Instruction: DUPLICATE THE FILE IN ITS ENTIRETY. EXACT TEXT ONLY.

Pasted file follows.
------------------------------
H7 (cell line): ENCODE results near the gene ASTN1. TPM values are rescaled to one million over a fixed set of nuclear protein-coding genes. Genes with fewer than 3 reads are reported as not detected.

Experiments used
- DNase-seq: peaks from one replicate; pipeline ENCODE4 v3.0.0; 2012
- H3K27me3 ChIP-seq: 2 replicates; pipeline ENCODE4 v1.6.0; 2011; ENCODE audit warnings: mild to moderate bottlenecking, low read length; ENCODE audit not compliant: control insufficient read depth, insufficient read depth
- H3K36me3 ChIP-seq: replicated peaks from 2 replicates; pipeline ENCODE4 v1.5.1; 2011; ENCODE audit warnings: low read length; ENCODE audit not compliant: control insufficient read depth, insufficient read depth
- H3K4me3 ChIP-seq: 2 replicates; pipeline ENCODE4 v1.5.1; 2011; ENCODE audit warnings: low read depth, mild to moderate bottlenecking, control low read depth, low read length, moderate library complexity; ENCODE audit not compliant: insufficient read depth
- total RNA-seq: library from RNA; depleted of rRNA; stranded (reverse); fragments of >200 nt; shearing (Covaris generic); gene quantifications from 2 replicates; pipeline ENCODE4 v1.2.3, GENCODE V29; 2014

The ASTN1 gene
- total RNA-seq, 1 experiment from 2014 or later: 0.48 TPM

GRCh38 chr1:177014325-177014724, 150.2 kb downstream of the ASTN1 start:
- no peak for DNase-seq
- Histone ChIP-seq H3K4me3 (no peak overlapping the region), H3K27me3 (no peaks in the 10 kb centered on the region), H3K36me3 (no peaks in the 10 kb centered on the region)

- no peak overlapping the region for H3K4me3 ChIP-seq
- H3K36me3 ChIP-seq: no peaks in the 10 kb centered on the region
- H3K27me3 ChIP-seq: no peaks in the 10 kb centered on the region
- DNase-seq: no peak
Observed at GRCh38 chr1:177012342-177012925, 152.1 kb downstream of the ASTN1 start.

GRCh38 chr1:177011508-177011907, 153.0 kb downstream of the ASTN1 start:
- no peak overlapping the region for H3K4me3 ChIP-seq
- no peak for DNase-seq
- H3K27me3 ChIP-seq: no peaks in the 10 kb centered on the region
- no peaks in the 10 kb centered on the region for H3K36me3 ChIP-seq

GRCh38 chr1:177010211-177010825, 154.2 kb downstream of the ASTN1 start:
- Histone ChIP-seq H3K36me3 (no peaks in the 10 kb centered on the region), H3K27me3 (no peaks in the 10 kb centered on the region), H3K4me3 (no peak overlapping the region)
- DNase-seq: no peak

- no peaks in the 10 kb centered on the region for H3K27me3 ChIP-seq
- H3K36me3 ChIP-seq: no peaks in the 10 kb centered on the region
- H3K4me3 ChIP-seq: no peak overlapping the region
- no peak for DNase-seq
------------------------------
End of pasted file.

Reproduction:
H7 (cell line): ENCODE results near the gene ASTN1. TPM values are rescaled to one million over a fixed set of nuclear protein-coding genes. Genes with fewer than 3 reads are reported as not detected.

Experiments used
- DNase-seq: peaks from one replicate; pipeline ENCODE4 v3.0.0; 2012
- H3K27me3 ChIP-seq: 2 replicates; pipeline ENCODE4 v1.6.0; 2011; ENCODE audit warnings: mild to moderate bottlenecking, low read length; ENCODE audit not compliant: control insufficient read depth, insufficient read depth
- H3K36me3 ChIP-seq: replicated peaks from 2 replicates; pipeline ENCODE4 v1.5.1; 2011; ENCODE audit warnings: low read length; ENCODE audit not compliant: control insufficient read depth, insufficient read depth
- H3K4me3 ChIP-seq: 2 replicates; pipeline ENCODE4 v1.5.1; 2011; ENCODE audit warnings: low read depth, mild to moderate bottlenecking, control low read depth, low read length, moderate library complexity; ENCODE audit not compliant: insufficient read depth
- total RNA-seq: library from RNA; depleted of rRNA; stranded (reverse); fragments of >200 nt; shearing (Covaris generic); gene quantifications from 2 replicates; pipeline ENCODE4 v1.2.3, GENCODE V29; 2014

The ASTN1 gene
- total RNA-seq, 1 experiment from 2014 or later: 0.48 TPM

GRCh38 chr1:177014325-177014724, 150.2 kb downstream of the ASTN1 start:
- no peak for DNase-seq
- Histone ChIP-seq H3K4me3 (no peak overlapping the region), H3K27me3 (no peaks in the 10 kb centered on the region), H3K36me3 (no peaks in the 10 kb centered on the region)

- no peak overlapping the region for H3K4me3 ChIP-seq
- H3K36me3 ChIP-seq: no peaks in the 10 kb centered on the region
- H3K27me3 ChIP-seq: no peaks in the 10 kb centered on the region
- DNase-seq: no peak
Observed at GRCh38 chr1:177012342-177012925, 152.1 kb downstream of the ASTN1 start.

GRCh38 chr1:177011508-177011907, 153.0 kb downstream of the ASTN1 start:
- no peak overlapping the region for H3K4me3 ChIP-seq
- no peak for DNase-seq
- H3K27me3 ChIP-seq: no peaks in the 10 kb centered on the region
- no peaks in the 10 kb centered on the region for H3K36me3 ChIP-seq

GRCh38 chr1:177010211-177010825, 154.2 kb downstream of the ASTN1 start:
- Histone ChIP-seq H3K36me3 (no peaks in the 10 kb centered on the region), H3K27me3 (no peaks in the 10 kb centered on the region), H3K4me3 (no peak overlapping the region)
- DNase-seq: no peak

- no peaks in the 10 kb centered on the region for H3K27me3 ChIP-seq
- H3K36me3 ChIP-seq: no peaks in the 10 kb centered on the region
- H3K4me3 ChIP-seq: no peak overlapping the region
- no peak for DNase-seq